SSI News Blog

Rosanna Barbero has just hung up from a frustrating phone call with a customer service representative for a large electrical retailer, trying to sort out an issue with a faulty device. She is exasperated.

Roseanna, centre, with Ignite staff

“This is exactly why the Ignite Resource Team is crucial,” she explains. “How does a new arrival to Australia, with limited English, navigate the system?”

Ms Barbero is a member of the Ignite Resource Team – a group of volunteers from local businesses, councils, chambers of commerce and other areas who share their business knowledge, skills and networks with budding entrepreneurs of refugee background supported through the Ignite Small Business Start-ups initiative.

“Systems and procedures are never straightforward and can be very frustrating,” Ms Barbero says.

“If this is the case for locals, you can imagine what it must be like for someone who hasn’t been in Australia long, has limited English, and is trying to establish themselves as a small business owner.”

Ms Barbero was the first member of the Team, which was established in 2013, and she says it is needed now more than ever. She was attracted to Ignite because it empowers people and supports them to be self-sufficient, rather than create a situation of dependency.

“With a background in aid work, I know from experience that the Ignite model is the best way to create genuine and sustainable small business development.”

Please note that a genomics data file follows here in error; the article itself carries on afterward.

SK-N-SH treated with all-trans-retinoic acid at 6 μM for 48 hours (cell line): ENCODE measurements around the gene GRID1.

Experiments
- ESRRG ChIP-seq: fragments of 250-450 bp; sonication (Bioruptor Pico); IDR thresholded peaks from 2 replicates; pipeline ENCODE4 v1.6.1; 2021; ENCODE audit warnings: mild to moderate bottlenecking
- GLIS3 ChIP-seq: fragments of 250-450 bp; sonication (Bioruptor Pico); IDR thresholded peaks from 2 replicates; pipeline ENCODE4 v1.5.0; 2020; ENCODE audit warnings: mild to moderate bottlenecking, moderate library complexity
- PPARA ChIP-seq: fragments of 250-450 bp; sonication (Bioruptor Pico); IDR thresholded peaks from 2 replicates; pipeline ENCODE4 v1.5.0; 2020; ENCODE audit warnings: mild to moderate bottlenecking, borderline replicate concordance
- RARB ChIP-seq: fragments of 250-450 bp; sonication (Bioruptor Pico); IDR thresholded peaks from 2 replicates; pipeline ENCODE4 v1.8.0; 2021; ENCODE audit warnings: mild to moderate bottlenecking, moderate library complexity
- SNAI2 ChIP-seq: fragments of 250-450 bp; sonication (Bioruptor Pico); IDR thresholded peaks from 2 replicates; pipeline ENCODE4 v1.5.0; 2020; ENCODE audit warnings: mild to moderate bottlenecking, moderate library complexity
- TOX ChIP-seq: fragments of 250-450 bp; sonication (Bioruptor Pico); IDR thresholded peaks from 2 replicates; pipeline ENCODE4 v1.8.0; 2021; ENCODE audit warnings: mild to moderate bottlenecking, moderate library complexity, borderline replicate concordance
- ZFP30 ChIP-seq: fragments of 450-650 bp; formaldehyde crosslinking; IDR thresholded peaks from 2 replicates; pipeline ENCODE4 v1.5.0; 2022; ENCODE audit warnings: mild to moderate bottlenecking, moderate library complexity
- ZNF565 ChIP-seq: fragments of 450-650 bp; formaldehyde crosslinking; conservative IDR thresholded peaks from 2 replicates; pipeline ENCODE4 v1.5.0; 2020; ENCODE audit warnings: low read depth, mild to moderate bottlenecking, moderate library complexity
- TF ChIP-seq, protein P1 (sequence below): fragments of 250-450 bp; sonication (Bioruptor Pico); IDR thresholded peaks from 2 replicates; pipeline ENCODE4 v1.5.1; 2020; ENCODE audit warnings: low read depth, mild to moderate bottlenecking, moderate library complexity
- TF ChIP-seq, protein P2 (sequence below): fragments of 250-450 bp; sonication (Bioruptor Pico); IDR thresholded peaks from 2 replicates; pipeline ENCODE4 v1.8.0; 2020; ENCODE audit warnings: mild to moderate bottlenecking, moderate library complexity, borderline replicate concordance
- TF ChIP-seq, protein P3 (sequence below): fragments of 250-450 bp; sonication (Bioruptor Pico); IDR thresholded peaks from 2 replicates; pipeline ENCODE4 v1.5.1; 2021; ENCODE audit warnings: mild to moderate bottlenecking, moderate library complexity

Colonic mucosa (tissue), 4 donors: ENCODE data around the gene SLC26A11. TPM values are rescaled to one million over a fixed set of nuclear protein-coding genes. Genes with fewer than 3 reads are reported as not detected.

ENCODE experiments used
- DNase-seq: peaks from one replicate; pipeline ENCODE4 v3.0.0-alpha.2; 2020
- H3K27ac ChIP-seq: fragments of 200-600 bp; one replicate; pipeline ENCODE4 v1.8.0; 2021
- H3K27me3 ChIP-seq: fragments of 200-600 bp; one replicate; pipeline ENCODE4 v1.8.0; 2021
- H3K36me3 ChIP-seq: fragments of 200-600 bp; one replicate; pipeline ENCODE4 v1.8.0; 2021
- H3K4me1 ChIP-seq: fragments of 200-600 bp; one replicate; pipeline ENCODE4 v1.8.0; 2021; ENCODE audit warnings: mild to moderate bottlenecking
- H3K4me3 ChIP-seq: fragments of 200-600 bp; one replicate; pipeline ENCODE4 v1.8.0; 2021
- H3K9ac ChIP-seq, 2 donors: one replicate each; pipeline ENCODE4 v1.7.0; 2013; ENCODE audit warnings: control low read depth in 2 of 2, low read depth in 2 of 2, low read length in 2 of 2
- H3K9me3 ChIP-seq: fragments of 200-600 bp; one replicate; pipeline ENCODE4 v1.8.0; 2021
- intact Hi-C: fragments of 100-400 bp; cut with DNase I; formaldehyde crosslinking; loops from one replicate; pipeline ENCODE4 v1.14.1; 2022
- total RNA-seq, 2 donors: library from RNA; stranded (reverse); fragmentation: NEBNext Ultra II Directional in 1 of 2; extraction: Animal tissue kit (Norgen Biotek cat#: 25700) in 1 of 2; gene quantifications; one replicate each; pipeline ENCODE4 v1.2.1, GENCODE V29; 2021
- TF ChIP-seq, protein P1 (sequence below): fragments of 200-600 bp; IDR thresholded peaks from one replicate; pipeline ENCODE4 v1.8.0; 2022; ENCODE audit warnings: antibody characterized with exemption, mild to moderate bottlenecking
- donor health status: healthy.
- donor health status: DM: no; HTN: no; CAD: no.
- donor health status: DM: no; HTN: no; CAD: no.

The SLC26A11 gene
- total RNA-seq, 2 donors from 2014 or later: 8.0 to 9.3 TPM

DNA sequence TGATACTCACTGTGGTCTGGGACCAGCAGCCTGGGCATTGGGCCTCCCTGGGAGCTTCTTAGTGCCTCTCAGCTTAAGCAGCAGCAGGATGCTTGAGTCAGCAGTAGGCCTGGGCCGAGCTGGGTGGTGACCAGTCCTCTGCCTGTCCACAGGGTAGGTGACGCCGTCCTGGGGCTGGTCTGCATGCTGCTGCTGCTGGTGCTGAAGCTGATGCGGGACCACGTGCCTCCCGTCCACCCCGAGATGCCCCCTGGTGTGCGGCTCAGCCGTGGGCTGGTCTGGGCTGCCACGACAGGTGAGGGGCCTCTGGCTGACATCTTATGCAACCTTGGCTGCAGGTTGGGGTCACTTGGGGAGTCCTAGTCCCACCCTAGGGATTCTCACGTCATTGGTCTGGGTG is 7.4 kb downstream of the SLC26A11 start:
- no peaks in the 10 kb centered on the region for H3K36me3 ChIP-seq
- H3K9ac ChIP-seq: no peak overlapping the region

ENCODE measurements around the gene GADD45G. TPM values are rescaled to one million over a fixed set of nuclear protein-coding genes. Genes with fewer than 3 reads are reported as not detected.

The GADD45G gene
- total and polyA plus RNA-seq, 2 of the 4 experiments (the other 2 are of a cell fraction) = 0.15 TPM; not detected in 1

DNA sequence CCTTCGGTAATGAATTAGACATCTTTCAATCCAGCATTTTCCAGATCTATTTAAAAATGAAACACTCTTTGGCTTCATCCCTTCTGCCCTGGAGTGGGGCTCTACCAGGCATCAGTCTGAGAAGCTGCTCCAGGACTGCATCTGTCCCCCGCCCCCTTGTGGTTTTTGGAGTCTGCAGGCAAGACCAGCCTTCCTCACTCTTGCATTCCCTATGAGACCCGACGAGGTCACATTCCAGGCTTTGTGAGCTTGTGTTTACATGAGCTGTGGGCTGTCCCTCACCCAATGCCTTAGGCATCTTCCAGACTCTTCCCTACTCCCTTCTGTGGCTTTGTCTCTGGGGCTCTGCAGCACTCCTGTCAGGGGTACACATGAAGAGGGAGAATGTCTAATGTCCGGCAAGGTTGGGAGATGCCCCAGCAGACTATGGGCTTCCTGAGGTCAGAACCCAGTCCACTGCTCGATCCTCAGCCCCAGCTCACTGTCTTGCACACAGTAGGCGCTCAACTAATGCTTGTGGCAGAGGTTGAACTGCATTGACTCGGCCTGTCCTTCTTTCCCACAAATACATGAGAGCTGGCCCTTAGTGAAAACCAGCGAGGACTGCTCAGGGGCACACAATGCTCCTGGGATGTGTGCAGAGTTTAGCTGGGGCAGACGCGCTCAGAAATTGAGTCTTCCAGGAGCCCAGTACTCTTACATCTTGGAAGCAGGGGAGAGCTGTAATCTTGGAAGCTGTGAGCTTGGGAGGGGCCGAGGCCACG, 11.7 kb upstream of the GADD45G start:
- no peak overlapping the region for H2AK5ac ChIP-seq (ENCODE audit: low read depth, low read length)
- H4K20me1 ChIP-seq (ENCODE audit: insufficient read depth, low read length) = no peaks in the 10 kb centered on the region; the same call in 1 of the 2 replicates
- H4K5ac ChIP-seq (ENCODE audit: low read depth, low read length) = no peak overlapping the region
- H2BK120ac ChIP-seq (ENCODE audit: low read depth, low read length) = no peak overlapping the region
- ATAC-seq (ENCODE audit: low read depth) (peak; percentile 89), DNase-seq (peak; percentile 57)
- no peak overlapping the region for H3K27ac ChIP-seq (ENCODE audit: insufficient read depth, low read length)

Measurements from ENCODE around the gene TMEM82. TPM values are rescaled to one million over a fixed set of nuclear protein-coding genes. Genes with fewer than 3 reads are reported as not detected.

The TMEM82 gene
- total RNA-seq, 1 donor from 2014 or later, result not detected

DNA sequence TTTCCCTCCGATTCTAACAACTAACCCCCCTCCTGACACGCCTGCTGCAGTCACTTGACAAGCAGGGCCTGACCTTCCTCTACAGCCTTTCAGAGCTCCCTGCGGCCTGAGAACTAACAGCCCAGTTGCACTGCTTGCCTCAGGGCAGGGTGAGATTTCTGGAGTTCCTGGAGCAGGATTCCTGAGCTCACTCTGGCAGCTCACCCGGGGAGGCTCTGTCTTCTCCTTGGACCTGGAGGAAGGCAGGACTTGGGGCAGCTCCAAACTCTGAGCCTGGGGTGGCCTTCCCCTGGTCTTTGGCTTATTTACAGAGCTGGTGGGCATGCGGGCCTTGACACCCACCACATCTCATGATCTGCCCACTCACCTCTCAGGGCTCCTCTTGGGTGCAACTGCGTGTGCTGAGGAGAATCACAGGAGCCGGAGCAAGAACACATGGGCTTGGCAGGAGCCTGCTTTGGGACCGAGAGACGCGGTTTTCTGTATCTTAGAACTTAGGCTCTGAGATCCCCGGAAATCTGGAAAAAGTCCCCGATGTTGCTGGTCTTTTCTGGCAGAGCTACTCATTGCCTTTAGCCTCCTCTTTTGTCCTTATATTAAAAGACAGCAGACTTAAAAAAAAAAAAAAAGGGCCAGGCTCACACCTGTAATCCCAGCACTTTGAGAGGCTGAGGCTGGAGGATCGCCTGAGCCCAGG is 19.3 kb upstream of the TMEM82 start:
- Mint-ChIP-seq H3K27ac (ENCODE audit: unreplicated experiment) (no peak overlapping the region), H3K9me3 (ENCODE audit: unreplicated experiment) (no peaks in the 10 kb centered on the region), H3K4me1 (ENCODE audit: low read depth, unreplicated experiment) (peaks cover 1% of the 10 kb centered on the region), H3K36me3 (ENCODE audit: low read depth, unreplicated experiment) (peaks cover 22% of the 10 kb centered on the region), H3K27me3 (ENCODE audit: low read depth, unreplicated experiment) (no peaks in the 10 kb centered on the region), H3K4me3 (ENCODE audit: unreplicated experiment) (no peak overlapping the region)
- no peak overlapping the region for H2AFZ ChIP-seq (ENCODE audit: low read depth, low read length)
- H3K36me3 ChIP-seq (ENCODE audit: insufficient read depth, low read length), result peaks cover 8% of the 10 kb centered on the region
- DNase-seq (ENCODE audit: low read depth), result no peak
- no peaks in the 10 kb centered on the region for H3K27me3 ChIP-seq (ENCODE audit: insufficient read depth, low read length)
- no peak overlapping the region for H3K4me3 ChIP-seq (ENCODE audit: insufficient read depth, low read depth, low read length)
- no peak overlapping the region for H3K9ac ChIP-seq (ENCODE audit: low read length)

As General Manager of Addison Road Community Centre – a nine-acre hub of culture, diversity and sustainability – Ms Barbero saw the potential for her role to help facilitate product testing with minimal risk for the businesses.

“Addy Road provides avenues for Ignite entrepreneurs to sell their products at our markets, or exhibit their art in the gallery,” Ms Barbero says.

“It is a safe environment to test their product and negative consequences are minimal.”

The most recent street food festival held at the Centre, which included Ignite stall holders, attracted a staggering 5,000 people.

Everyone was pleasantly shocked, and Ms Barbero explains that the community appreciates the cultural capital that newly arrived refugees bring to Australia.

“When you spend time with new arrivals to Australia, and particularly refugees, you realise that we are all similar and the differences are in fact minute.

“Everyone wants a life with dignity, to provide for their families, and to be connected with their community.”

If you are interested to learn more about Ignite or have skills you can share through the Resource Team, find out more here.

If you are interested in other volunteer opportunities with SSI, please visit the volunteer page.

Success stories

Karim's small business success while seeking asylum

Ignite Small Business Start-ups client Karim.Karim* arrived in Australia in 2012 to seek asylum when it became unsafe for him to stay in Iran.

An electrical engineer by trade and with a wealth of experience, he owned and operated his own business in his home town of Shiraz, Iran.

Read more ...